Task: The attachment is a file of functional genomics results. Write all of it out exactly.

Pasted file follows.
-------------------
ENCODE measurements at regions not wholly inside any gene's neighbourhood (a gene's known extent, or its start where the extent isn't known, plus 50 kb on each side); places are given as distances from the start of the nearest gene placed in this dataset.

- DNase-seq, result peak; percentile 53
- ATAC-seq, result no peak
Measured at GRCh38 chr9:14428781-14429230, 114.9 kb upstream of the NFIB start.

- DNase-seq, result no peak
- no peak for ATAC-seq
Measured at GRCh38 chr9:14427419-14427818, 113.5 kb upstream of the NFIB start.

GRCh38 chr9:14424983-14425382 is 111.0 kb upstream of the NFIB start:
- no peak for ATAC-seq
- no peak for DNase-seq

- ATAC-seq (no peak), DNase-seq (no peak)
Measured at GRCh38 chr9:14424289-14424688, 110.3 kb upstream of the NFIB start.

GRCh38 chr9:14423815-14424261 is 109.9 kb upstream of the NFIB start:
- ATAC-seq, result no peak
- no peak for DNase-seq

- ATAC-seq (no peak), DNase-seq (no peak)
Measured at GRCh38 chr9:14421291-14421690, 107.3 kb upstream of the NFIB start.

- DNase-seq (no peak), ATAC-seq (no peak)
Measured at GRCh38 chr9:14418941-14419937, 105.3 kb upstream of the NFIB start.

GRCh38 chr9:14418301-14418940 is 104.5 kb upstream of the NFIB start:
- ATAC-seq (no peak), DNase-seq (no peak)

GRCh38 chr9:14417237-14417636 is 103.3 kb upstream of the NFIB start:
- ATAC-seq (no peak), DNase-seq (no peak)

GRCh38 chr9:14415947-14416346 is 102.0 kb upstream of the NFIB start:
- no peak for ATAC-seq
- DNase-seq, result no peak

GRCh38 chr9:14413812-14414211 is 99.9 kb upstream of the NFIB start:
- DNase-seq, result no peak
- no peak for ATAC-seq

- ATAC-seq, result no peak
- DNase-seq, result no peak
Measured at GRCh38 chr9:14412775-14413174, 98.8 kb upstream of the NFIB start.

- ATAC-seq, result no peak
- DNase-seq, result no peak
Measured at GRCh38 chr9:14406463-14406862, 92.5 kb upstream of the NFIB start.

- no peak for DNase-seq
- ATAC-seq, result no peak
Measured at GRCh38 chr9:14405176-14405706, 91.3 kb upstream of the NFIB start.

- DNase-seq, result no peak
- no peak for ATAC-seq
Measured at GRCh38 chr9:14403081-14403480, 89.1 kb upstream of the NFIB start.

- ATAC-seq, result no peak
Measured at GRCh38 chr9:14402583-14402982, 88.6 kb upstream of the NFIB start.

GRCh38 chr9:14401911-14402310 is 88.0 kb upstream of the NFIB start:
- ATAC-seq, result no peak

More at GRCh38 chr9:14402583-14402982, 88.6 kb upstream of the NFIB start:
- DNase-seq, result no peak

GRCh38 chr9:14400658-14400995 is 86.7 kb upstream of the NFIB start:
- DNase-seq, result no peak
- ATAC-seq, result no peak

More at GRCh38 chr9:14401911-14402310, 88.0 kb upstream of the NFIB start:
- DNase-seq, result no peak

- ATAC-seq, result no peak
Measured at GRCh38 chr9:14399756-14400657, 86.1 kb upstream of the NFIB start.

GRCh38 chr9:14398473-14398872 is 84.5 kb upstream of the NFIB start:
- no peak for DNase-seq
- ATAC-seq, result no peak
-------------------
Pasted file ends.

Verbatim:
ENCODE measurements at regions not wholly inside any gene's neighbourhood (a gene's known extent, or its start where the extent isn't known, plus 50 kb on each side); places are given as distances from the start of the nearest gene placed in this dataset.

- DNase-seq, result peak; percentile 53
- ATAC-seq, result no peak
Measured at GRCh38 chr9:14428781-14429230, 114.9 kb upstream of the NFIB start.

- DNase-seq, result no peak
- no peak for ATAC-seq
Measured at GRCh38 chr9:14427419-14427818, 113.5 kb upstream of the NFIB start.

GRCh38 chr9:14424983-14425382 is 111.0 kb upstream of the NFIB start:
- no peak for ATAC-seq
- no peak for DNase-seq

- ATAC-seq (no peak), DNase-seq (no peak)
Measured at GRCh38 chr9:14424289-14424688, 110.3 kb upstream of the NFIB start.

GRCh38 chr9:14423815-14424261 is 109.9 kb upstream of the NFIB start:
- ATAC-seq, result no peak
- no peak for DNase-seq

- ATAC-seq (no peak), DNase-seq (no peak)
Measured at GRCh38 chr9:14421291-14421690, 107.3 kb upstream of the NFIB start.

- DNase-seq (no peak), ATAC-seq (no peak)
Measured at GRCh38 chr9:14418941-14419937, 105.3 kb upstream of the NFIB start.

GRCh38 chr9:14418301-14418940 is 104.5 kb upstream of the NFIB start:
- ATAC-seq (no peak), DNase-seq (no peak)

GRCh38 chr9:14417237-14417636 is 103.3 kb upstream of the NFIB start:
- ATAC-seq (no peak), DNase-seq (no peak)

GRCh38 chr9:14415947-14416346 is 102.0 kb upstream of the NFIB start:
- no peak for ATAC-seq
- DNase-seq, result no peak

GRCh38 chr9:14413812-14414211 is 99.9 kb upstream of the NFIB start:
- DNase-seq, result no peak
- no peak for ATAC-seq

- ATAC-seq, result no peak
- DNase-seq, result no peak
Measured at GRCh38 chr9:14412775-14413174, 98.8 kb upstream of the NFIB start.

- ATAC-seq, result no peak
- DNase-seq, result no peak
Measured at GRCh38 chr9:14406463-14406862, 92.5 kb upstream of the NFIB start.

- no peak for DNase-seq
- ATAC-seq, result no peak
Measured at GRCh38 chr9:14405176-14405706, 91.3 kb upstream of the NFIB start.

- DNase-seq, result no peak
- no peak for ATAC-seq
Measured at GRCh38 chr9:14403081-14403480, 89.1 kb upstream of the NFIB start.

- ATAC-seq, result no peak
Measured at GRCh38 chr9:14402583-14402982, 88.6 kb upstream of the NFIB start.

GRCh38 chr9:14401911-14402310 is 88.0 kb upstream of the NFIB start:
- ATAC-seq, result no peak

More at GRCh38 chr9:14402583-14402982, 88.6 kb upstream of the NFIB start:
- DNase-seq, result no peak

GRCh38 chr9:14400658-14400995 is 86.7 kb upstream of the NFIB start:
- DNase-seq, result no peak
- ATAC-seq, result no peak

More at GRCh38 chr9:14401911-14402310, 88.0 kb upstream of the NFIB start:
- DNase-seq, result no peak

- ATAC-seq, result no peak
Measured at GRCh38 chr9:14399756-14400657, 86.1 kb upstream of the NFIB start.

GRCh38 chr9:14398473-14398872 is 84.5 kb upstream of the NFIB start:
- no peak for DNase-seq
- ATAC-seq, result no peak